Kazakhstan unveils ambitious green-hydrogen project
The megaproject would make Kazakhstan an energy hub, but the country’s track record is not encouraging.
Kazakhstan hopes to build the world’s largest green-hydrogen project, which could – in the distant future – help Nur-Sultan meet its clean-energy promises.
Swedish-German renewables firm Svevind unveiled plans last month for 45 GW of wind and solar capacity in central and western Kazakhstan.
Financing has not yet begun and the joint announcement with the Kazakh Invest National Company did not mention a price tag, though similar proposals elsewhere suggest the cost could reach dozens of billions of dollars. If it goes forward, the project could take up to 10 years, Svevind said in the June 23 announcement.
What is green hydrogen?
In this case, two-thirds of the solar and wind output would be used to power electrolyzers that would create about 3 million tons of hydrogen per year from water. The resulting “green hydrogen,” in either liquid or gas form, is thus produced without any greenhouse gases. The only byproduct is oxygen, though it is unclear where the water would be sourced. The advantage of hydrogen, beyond being clean, is that it is easy to transport or sell abroad – to run a distant smelter, for example.
The other one-third of the output would presumably be fed into the grid – almost doubling Kazakhstan’s currently installed electricity-production capacity of about 20 GW.
Svevind’s proposal dwarfs other mega clean-energy schemes around the world. It would be twice as powerful as the Asian Renewable Energy Hub in Western Australia, and five times bigger than Energix Base One in Brazil – both of which are also still in the planning stage.
Kazakhstan has long promised take a lead in clean energy, hosting the Astana EXPO in 2017 to showcase alternative sources and efforts to reduce carbon emissions. But it has fallen behind in recent years and only about 3 percent of its energy output currently comes from renewables; the vast majority is still made by burning coal. A forthcoming study finds Kazakhstan unlikely to meet its commitments under the Paris Agreement on climate change.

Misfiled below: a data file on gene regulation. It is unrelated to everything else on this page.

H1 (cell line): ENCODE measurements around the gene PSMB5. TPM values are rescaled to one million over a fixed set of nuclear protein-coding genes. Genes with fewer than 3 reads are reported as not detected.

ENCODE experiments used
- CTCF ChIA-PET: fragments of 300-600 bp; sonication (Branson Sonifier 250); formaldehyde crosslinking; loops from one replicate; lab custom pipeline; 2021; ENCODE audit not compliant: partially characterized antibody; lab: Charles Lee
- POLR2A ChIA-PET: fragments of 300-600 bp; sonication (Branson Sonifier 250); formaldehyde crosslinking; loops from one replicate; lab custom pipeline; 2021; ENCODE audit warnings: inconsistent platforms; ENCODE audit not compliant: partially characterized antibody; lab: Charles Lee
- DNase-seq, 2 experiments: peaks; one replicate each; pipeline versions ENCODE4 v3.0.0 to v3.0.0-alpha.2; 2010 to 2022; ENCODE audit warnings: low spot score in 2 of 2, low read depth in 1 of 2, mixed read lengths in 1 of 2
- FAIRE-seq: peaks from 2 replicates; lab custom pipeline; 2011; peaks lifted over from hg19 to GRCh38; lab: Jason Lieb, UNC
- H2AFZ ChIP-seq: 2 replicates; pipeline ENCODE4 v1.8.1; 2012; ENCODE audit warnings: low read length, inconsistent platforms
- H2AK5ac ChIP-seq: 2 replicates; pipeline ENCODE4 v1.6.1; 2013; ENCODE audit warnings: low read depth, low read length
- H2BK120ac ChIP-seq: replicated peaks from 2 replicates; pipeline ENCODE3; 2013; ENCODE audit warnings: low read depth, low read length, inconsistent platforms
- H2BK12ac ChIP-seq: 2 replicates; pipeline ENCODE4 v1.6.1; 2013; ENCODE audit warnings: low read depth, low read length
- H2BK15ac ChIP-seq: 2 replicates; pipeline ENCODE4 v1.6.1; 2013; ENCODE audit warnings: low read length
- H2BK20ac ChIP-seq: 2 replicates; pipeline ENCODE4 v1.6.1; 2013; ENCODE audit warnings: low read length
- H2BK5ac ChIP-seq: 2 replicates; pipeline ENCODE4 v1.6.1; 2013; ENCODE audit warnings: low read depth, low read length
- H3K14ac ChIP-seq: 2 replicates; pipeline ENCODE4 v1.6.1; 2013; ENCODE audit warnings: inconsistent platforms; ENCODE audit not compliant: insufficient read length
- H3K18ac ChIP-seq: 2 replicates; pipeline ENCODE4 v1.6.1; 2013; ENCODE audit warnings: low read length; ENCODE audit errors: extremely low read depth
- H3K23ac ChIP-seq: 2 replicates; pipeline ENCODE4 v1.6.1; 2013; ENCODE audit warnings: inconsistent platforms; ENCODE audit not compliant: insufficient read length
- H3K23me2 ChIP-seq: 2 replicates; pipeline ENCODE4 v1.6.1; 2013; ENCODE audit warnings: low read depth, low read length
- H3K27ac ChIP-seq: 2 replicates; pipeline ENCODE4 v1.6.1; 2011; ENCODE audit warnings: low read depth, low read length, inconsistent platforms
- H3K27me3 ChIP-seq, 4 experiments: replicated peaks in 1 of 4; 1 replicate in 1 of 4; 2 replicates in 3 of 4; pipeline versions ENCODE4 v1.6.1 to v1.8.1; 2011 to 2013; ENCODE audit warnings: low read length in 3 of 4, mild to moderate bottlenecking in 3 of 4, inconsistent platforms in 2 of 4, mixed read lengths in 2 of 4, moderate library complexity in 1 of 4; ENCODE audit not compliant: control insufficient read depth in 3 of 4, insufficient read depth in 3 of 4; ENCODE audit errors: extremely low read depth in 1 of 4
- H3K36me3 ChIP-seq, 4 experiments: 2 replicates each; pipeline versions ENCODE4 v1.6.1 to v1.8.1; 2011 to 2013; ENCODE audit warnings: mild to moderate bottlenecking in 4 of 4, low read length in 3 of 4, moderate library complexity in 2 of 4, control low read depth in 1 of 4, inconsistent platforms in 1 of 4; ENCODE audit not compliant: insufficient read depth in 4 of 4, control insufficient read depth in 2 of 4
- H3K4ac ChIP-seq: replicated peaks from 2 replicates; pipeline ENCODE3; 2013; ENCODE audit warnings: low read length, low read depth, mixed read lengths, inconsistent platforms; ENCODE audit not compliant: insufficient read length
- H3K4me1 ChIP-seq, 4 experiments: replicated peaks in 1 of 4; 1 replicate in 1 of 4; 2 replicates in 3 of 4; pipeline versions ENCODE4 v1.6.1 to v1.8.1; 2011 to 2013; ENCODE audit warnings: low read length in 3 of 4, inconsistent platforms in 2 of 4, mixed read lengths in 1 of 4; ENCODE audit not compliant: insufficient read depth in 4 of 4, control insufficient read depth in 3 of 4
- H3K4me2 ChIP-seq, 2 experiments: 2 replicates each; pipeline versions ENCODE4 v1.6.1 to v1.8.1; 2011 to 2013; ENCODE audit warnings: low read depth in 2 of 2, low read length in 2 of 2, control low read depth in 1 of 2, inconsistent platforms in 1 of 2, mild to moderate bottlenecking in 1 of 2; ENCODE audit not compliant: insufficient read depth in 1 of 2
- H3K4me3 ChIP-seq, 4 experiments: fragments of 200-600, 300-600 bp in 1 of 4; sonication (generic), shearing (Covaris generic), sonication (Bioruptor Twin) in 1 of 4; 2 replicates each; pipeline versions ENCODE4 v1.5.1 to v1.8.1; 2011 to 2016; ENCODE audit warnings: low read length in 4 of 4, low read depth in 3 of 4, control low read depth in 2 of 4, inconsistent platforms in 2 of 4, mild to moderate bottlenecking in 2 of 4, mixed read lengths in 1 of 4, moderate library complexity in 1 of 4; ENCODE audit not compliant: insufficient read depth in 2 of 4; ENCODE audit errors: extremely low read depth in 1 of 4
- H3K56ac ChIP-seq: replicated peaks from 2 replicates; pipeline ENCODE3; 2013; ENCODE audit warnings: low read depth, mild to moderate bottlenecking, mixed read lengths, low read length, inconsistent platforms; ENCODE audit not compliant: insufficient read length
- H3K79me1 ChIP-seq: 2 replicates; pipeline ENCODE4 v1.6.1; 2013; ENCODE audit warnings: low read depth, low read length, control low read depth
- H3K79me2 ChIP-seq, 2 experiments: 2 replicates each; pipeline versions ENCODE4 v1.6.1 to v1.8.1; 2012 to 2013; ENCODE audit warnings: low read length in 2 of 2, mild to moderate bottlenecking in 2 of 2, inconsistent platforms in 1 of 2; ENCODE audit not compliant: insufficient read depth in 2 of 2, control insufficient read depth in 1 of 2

Yet hopes for such an ambitious game changer will be tempered by Kazakhstan's track record.
The country’s first solar energy project – Astana Solar, which was opened by President Nursultan Nazarbayev in December 2012 – was unloaded at a government auction on June 29 for only 381 million tenge ($890,000), 10 times less than the appraised value thanks to the company’s woeful performance.
Two other government-backed startups designed to take part in the solar value chain – Kazakhstan Solar Silicon, which opened in 2011, and KazSilicon, which opened in 2006 – were sold early this year, also at a loss after operating in the red.
Nevertheless, Kazakhstan is eager to attract wind and solar energy investors. In 2019, the European Bank for Reconstruction and Development published a wind atlas of the vast country to help investors locate productive spots for turbines. Last November, the EBRD and China’s Asian Infrastructure Investment Bank agreed to co-finance the 100 MW Zhanatas wind farm in Jambyl Region. The two are also working on several solar projects around the country, though none come close in size to what Svevind has proposed.
Zholdas Orisbayev is a recent graduate of Michigan State University’s journalism school.
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